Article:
In its bid to open up rail for private investment, the Railway Ministry has prepared an ambitious plan to allow private operators to operate 500 passenger trains, manage 750 stations and even manage private players ' rolling stock.
This will be accompanied by 350 additional trains, which will also be operated by private operators, the official said, requesting anonymity. It has been included in the National Infrastructure Project, which has been funded for the next five years.
Indian Railways operates approximately 13,000 passenger trains every day and expects an additional requirement of 3,000-4,000 trains to meet increasing passenger demand. Private companies will offer travelers world-class equipment and infrastructure, along with increased punctuality. With railway facilities, maintenance and protection, these private train operators will be allowed to purchase, operate and maintain trains, provide passengers with better on-board experience and services, including food, comfort, entertainment.
On 5 February, 2020, the Ministry announced that the draft application for qualifications and the draft concession agreement had been submitted to the Niti-Ayog and Indian Railways websites for input from stakeholders. The Ministry of Railways has designed the rehabilitation of railway stations through the Indian Railway Stations Development Corporation Limited (IRSDC), the Rail Land Development Authority (RLDA) and other central government agencies, by streamlined procedures and longer lease terms.
According to Railway Board Chairman Vinod Kumar Yadav, the private operators can start operations once their rakes are ready. “The entire process, including bidding, as well as procuring rakes is likely to take 18-24 months,” Yadav told reporters.
“We have not decided if the rakes will have to follow the government’s definition of ‘Make in India’. But it will be a part of the bidding document when we finalize it,” he said.
Private Companies will also get freedom to fix rail fares. “They can set the ticket prices at any rate they want,” Railway Board chairman VK Yadav said. “The prices will be market driven.”
The much-publicised train service flagged off on the Lucknow-Delhi-Lucknow corridor on October 4, 2019, charges a higher fare than the current Shatabdi Express and other trains along with the same route.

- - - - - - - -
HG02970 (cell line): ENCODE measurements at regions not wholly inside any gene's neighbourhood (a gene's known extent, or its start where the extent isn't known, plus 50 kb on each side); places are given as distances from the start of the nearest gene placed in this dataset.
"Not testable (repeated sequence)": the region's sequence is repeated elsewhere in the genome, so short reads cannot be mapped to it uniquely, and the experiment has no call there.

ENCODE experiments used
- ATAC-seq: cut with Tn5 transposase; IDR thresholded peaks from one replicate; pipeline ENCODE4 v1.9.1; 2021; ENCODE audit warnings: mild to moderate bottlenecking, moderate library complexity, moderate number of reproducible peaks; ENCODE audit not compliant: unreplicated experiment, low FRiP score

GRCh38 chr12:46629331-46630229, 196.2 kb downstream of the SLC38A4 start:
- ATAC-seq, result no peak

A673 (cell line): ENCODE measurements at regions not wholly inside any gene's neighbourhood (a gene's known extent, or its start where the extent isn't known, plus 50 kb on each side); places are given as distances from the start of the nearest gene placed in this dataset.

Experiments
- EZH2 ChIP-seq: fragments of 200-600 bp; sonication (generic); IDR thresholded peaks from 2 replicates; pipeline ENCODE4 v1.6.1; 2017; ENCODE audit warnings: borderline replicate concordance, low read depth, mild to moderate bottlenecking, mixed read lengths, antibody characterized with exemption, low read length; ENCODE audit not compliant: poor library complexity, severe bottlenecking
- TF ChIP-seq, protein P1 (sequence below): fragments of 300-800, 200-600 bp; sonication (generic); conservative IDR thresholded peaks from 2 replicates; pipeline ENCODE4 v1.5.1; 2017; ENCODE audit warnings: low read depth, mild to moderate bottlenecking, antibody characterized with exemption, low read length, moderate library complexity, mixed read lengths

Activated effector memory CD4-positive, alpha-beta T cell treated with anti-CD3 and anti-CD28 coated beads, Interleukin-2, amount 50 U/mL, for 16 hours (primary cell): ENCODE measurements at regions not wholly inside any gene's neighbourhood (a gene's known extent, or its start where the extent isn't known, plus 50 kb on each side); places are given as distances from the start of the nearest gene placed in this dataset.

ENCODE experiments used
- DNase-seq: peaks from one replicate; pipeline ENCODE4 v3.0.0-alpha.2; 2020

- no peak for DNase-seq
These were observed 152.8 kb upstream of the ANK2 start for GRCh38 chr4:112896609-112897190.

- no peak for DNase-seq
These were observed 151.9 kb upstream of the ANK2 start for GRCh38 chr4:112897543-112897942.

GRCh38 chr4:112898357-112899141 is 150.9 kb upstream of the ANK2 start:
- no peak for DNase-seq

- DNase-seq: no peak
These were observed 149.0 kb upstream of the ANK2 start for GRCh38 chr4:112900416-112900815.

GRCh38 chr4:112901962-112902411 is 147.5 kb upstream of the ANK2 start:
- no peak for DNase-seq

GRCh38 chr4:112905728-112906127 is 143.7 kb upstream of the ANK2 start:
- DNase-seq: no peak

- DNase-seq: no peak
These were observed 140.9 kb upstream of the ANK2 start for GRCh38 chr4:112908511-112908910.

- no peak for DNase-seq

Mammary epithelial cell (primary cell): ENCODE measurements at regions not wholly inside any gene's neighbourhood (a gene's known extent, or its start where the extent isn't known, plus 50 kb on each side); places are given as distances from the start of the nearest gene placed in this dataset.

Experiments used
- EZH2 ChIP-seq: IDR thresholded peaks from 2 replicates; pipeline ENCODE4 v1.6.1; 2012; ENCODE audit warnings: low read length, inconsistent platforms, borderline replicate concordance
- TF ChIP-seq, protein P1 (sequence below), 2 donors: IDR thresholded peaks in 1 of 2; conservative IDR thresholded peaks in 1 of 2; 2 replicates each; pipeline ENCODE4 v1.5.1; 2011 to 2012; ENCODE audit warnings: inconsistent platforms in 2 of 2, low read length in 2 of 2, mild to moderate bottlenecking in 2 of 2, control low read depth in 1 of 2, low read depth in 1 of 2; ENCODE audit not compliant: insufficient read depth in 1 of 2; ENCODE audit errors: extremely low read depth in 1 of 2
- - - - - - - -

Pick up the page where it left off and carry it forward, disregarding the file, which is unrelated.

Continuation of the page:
Section 30(1) of the Railways Act which deals with the power to fix rates says “The Central Government may, from time to time, by general or special order fix, for the carriage of passengers and goods, rates for the whole or any part of the railway and different rates may be fixed for different classes of goods and specify in such order the conditions subject to which such rates shall apply.”
Also, Section 50(2) of the Railways Act says “Every railway administration shall display the hours during which booking windows at a station shall be kept open for the issue of tickets to passengers.”
Section 169 of the Railways Act says “If a non-Government railway fails to comply with, any requisition made, decision or direction given, by the Central Government, under any of the provisions of this Act, or otherwise contravenes any of the provisions of this Act, it shall be open to the Central Government, by order, to levy a penalty not exceeding two hundred and fifty rupees and a further penalty not exceeding one hundred and fifty rupees for every day during which the contravention continues...”
Indian Railways find the path the biggest constraint today as all trunk routes are saturated, running at over 100% capacity. Since new trains cannot be added, existing trains would have to be handed over to private players. “This will mean higher fare paying passengers will displace the poorer sections. This can be addressed if private players are asked to run trains with mixed composition, AC and non-AC as well as unreserved classes”.
Author: Harneet Singh